Penn Valley district experiences boom
Special to The Union
It may be the slight upturn in the national economy. It may be the revamped and newly expanded True Value Hardware. It may simply be the season — but whatever the reason, business seems to be booming in Penn Valley.
According to Ed James, president of the Penn Valley Chamber of Commerce, Penn Valley is the place to be. He notes that several businesses have relocated to or opened in the area (primarily salons and auto shops) with the chamber holding several ribbon-cuttings in the spring.
“I think there’s a number of things happening,” James said. “We have a number of good businesses — the one bringing in the most being True Value — and they’re doing great business. People can get everything they need right here, no need to go up the hill. You can’t walk into True Value without running into one of your neighbors, and that’s a good thing.”
True Value opened under new ownership in December 2011 and has since become the cornerstone of Penn Valley commerce. A 3,000-square-foot nursery was recently opened, and owner Scott Gutierrez has plans to pave the back lot to expand the lumberyard.
The nursery has only helped business, and Gutierrez notes that business is up substantially from last year, and it will remain open through the fall and winter. A gardener with extensive knowledge of the area and native plants was recently hired to help customers with their purchases.
“Last year before we opened, we had a lot of projections about how we’d do, and we’ve exceeded our expectations — more than doubling them. The community has accepted us extremely well, and we strive to offer them a quality product at a fair price and give them the best customer service. We special order dozens of items each week to help our clients complete their projects.”
Nearby Plaza Tire is seeing the benefits of True Value, as well as the travel season. Store manager Cecilia Hill says that people often leave their cars with her while they shop or spend time at Caleb’s Creamery or the Tack Room.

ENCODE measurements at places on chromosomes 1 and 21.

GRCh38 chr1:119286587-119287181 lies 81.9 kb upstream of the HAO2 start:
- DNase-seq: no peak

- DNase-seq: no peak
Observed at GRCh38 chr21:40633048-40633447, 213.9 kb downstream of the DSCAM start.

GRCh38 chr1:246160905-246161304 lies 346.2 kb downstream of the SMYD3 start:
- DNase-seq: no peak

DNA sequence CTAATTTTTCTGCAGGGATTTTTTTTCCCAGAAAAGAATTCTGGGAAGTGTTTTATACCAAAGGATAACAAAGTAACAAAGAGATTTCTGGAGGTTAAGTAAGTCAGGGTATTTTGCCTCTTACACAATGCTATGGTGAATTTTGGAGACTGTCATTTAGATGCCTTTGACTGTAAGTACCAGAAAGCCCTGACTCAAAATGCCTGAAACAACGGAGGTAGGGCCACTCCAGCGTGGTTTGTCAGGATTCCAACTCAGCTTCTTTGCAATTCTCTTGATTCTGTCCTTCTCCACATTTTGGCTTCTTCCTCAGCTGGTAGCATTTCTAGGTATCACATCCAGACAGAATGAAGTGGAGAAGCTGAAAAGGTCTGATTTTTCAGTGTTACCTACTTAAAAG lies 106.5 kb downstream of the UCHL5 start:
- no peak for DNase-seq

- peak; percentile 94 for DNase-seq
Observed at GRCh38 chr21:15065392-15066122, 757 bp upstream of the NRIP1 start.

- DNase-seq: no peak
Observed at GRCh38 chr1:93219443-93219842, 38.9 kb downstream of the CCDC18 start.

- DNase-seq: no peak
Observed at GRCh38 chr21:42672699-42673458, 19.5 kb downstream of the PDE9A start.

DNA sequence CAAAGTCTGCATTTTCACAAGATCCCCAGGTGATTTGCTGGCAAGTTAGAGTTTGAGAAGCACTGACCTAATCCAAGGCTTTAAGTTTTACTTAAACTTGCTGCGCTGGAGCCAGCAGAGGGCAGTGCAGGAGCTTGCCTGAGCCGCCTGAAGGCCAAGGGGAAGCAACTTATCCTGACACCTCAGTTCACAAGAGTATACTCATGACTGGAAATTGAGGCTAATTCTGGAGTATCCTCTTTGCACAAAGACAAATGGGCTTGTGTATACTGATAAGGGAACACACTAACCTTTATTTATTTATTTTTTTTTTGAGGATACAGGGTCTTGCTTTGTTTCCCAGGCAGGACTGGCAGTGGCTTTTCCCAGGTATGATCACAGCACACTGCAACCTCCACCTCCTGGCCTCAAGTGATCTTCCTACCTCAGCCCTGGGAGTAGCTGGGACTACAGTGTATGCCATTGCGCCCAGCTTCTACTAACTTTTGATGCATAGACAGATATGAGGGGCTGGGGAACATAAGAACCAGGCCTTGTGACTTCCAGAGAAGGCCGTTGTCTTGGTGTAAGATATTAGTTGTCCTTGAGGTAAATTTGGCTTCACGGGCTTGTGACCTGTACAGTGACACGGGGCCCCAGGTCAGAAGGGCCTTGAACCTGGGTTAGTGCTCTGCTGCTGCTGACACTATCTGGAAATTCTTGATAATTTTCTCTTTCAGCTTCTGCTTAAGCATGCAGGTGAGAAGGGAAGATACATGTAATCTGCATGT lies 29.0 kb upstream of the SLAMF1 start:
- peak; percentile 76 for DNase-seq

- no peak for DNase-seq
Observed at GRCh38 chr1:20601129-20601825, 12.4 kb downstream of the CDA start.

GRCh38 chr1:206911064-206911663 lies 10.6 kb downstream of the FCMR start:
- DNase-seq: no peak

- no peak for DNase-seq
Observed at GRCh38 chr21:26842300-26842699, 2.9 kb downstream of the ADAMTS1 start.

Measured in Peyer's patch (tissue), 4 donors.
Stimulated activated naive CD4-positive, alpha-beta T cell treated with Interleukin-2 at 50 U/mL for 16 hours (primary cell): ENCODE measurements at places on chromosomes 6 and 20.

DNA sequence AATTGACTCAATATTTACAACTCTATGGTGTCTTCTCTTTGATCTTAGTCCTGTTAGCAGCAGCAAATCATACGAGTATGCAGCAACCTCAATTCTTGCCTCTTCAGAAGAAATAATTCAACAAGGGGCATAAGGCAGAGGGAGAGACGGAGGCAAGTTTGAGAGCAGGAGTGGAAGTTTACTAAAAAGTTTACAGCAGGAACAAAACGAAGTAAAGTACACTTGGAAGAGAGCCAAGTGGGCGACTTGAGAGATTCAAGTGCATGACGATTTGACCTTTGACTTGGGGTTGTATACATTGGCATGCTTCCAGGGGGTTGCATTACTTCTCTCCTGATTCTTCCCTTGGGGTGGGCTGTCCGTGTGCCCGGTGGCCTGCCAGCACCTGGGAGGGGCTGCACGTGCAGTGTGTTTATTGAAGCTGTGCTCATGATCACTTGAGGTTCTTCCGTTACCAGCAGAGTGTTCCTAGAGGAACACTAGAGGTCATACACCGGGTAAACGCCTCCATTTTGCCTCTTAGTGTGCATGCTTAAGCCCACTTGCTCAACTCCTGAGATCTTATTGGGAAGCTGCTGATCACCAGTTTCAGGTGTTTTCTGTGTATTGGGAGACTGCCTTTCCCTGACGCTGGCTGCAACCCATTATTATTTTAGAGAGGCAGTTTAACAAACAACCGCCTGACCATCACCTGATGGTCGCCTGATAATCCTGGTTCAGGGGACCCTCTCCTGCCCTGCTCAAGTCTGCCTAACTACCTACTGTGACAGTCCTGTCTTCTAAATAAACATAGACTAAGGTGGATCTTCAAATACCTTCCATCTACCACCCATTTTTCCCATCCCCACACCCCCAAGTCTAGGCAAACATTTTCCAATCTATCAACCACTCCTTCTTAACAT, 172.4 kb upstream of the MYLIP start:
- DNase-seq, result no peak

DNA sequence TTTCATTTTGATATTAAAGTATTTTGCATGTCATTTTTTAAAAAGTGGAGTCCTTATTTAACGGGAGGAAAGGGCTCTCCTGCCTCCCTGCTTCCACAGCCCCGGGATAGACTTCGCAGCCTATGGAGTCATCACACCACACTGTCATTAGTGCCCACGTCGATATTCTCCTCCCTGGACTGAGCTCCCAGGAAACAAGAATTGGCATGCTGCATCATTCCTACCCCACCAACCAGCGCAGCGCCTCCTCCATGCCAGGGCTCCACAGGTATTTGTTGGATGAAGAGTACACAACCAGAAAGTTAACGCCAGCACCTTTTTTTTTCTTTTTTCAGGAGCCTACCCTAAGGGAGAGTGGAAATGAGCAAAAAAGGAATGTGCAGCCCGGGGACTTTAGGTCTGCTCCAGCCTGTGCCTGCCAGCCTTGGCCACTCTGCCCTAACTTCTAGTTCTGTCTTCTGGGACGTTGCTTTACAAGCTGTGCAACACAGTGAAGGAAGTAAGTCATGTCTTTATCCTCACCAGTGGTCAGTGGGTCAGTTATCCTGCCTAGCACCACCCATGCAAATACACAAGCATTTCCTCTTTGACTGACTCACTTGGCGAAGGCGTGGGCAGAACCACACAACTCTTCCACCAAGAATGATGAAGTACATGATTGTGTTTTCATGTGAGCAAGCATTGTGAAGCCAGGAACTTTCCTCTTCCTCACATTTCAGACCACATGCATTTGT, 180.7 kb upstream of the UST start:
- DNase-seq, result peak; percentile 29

Hill also points out that business picks up considerably during the summer — slowing down a bit in late spring with end-of-school activities and graduations, but once everyone starts to get out, she sees a steady stream throughout most of the summer.
Overall, spring does seem to be the turnaround point for Penn Valley residents and businesses, starting with the Daffodil Run in early to mid-April, which is followed almost immediately by the rodeo.
“All the events kick in and things get busy,” James said.
He points out it’s not just a seasonal trend, saying that the Daffodil Run had more participants and sponsors this year than any other.
“It’s mostly small business sponsors, but that’s what we have here. Their support is a sign that business is picking up.”
Abercombie & Co. Stoves and Awnings is also seeing business heat up — business that has been steadily building over the last few years. Owner Jim Chiesa says the company is currently in the midst of one of its busiest years ever after coming off a record-breaking year in 2012. He attributes the success to client referrals, which account for 84 percent of his business.
“We’re actually a little over-busy,” Chiesa said. “We’re scheduled out through the first week of August, mostly with awnings and sunscreens. A few people have come in for fireplaces and stoves. There’s also quite a bit of new construction. It’s perked up the last two to three months.”
Chiesa is finishing up an expansion of his showroom and hopes to unveil it at a grand opening later this summer. The company’s website was also revamped and updated. In addition to client referrals, Abercombie’s website is an integral marketing tool for the company. A good portion of its work comes out of Rocklin, Roseville and Yuba City. The company’s service area spans from the Elk Grove Area up to North Shore Lake Tahoe.
Katrina Paz is a freelance writer in Grass Valley.
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